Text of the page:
Am I Wrong ?

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By Stefan Anderson

The annual free agency period normally creates a domino effect, where the biggest star on the market garners the attention of his desired team, then all of the remaining options follow suit. This year’s was a bit different–more like a complicated game of dominoes. Each team made its moves and the important piece, Kevin Durant, put his block on the game with his signing with the Golden State Warriors.

Durant joins the historic Golden State Warriors after they fell to Lebron James and the Cleveland Cavaliers in the 2016 NBA Finals. Similar to James in 2010, Durant is leaving his beloved Oklahoma City to chase the Larry O’Brien trophy.  In his short career, the Texas product has earned an MVP trophy, multiple scoring titles and Olympic gold medals but still lacks the most important piece to his resume, an NBA championship.

The 2013-14 MVP has been ridiculed for making his decision to join a team that just won 73 games, was a game away from earning their second consecutive championship– a team that his former team the Thunder, was one game away from beating as well. Since 2012, when the Thunder were defeated in the Finals by another super team, the Miami Heat, they have seen the Western Conference Finals twice and been knocked off both times.

Boston’s big three in 2008, the team that birthed this new era of super teams was formulated after Kevin Garnett, the Wolves’ biggest star to date, and Sonics standout Ray Allen forced a trade out of their respective teams and gathered savvy vets to help them meet their goal of winning a championship for Boston. When Lebron James, Dwayne Wade and Chris Bosh teamed up to form the Heatles, it was for the same goal and they accomplished it twice. The lament for Durant can be understood. Ultimately he made the best basketball decision for himself as he stated in his Players Tribune essay.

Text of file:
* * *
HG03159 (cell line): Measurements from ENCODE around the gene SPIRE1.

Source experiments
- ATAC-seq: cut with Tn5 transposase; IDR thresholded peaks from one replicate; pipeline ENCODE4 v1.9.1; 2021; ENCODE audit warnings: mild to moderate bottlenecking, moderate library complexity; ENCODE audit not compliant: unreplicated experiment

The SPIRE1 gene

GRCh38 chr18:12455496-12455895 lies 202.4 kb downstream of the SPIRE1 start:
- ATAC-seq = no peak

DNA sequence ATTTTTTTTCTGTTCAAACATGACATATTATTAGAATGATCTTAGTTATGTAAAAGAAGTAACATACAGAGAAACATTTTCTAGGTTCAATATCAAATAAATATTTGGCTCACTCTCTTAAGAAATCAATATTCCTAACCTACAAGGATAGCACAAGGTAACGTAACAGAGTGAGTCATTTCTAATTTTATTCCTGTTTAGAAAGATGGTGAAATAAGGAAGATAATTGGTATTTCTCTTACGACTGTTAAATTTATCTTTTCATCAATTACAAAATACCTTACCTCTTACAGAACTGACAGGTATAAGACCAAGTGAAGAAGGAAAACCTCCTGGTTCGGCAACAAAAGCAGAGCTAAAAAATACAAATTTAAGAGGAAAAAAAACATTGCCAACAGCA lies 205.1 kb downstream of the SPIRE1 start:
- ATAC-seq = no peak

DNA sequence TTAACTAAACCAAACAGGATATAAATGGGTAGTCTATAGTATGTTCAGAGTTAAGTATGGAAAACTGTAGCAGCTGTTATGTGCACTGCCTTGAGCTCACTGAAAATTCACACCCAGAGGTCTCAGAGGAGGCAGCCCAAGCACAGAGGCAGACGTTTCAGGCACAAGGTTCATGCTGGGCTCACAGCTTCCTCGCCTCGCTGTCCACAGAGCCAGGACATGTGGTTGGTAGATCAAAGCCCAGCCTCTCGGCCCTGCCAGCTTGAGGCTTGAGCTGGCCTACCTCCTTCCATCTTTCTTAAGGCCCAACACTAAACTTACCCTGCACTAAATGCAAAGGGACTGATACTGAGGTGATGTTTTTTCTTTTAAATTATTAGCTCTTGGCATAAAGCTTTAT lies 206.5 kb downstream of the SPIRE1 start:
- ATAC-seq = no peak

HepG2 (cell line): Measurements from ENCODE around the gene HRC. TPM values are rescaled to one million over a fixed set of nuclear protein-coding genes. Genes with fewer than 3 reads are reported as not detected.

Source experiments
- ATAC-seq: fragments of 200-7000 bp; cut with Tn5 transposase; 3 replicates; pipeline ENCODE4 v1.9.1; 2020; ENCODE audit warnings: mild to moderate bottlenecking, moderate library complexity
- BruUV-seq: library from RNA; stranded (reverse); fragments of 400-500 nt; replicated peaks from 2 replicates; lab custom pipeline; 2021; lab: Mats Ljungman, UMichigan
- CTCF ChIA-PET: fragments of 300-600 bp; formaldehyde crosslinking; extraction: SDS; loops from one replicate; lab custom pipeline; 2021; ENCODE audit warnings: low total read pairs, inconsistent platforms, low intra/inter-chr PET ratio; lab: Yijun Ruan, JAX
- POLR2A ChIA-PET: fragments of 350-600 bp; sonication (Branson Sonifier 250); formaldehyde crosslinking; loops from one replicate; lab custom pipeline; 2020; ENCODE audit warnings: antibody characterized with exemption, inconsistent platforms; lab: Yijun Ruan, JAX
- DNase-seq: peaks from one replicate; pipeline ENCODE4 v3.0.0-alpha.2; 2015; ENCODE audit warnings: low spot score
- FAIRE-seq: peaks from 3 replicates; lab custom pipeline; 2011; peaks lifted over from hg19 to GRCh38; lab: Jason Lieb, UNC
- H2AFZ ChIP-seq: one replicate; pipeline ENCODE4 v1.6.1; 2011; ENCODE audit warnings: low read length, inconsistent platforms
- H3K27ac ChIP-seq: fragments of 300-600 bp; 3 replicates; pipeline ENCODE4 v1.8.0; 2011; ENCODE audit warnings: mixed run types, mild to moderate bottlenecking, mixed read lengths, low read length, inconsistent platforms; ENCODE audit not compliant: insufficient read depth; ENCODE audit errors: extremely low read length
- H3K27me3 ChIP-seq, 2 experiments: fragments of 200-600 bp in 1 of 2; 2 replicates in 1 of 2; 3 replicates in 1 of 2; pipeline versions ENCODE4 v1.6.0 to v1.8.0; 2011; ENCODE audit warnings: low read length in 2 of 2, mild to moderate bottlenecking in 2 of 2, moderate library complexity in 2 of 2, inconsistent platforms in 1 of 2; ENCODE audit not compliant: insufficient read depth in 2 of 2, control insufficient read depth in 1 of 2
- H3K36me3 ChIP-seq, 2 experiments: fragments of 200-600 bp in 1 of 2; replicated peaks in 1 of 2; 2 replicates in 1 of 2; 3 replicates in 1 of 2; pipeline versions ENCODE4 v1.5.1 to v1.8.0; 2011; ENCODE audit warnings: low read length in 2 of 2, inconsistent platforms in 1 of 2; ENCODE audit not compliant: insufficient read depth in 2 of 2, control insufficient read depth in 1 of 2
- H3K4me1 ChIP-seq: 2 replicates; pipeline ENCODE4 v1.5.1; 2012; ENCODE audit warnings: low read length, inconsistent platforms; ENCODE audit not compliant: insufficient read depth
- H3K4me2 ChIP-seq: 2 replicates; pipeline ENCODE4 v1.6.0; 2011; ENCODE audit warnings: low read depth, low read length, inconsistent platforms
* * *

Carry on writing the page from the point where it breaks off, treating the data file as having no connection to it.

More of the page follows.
If you look at it from a larger scale ,each of the last 10 champions in the NBA have all had 2-3 potential Hall of Famers and/or great supporting casts. A special consideration to Cleveland and Golden State because we cannot project where Stephen Curry, Klay Thompson, Draymond Green, Kevin Love or Kyrie Irving will finish, but they will all have a pretty good shot at it.

San Antonio (2014), Miami (2013, 2012), Dallas (2011), LA Lakers (2010, 2009), Boston(2008), San Antonio (2007), Miami (2006).

After looking at those rosters, look how many of the same teams were formed because great players understand that after battling for so many years and not achieving the ultimate goal of winning the NBA Finals, you have join another team to do so. Elder fans scream “Barkley would never have teamed up with Jordan,” but  he did team up Hakeem and Clyde after losing year after year to them.  They say “Magic would never join Bird,” but fail to reference the other teams that won during the 80’s like the Philadelphia 76ers with two NBA MVP’s and the Bad Boy Pistons that collected a ton of Hall-of-Famers on their roster, to dethrone the alpha-dogs, Lakers and Celtics. Also see these Lakers and Celtics.